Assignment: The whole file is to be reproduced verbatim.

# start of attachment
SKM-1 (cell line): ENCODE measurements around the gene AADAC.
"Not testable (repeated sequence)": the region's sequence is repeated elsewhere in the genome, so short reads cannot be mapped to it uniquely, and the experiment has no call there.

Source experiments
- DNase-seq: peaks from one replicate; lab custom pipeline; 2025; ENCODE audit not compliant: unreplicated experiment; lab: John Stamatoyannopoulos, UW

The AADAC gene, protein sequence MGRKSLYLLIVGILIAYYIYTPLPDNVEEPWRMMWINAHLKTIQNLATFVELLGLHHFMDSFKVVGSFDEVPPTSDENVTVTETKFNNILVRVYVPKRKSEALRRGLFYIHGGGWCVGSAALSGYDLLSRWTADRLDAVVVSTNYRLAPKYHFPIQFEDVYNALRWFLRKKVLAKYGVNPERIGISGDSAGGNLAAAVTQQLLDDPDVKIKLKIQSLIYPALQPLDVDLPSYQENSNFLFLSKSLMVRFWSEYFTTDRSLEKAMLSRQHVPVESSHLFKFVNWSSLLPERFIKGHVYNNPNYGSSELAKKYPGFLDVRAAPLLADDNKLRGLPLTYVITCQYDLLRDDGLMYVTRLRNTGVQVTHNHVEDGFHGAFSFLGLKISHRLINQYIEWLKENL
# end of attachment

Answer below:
SKM-1 (cell line): ENCODE measurements around the gene AADAC.
"Not testable (repeated sequence)": the region's sequence is repeated elsewhere in the genome, so short reads cannot be mapped to it uniquely, and the experiment has no call there.

Source experiments
- DNase-seq: peaks from one replicate; lab custom pipeline; 2025; ENCODE audit not compliant: unreplicated experiment; lab: John Stamatoyannopoulos, UW

The AADAC gene, protein sequence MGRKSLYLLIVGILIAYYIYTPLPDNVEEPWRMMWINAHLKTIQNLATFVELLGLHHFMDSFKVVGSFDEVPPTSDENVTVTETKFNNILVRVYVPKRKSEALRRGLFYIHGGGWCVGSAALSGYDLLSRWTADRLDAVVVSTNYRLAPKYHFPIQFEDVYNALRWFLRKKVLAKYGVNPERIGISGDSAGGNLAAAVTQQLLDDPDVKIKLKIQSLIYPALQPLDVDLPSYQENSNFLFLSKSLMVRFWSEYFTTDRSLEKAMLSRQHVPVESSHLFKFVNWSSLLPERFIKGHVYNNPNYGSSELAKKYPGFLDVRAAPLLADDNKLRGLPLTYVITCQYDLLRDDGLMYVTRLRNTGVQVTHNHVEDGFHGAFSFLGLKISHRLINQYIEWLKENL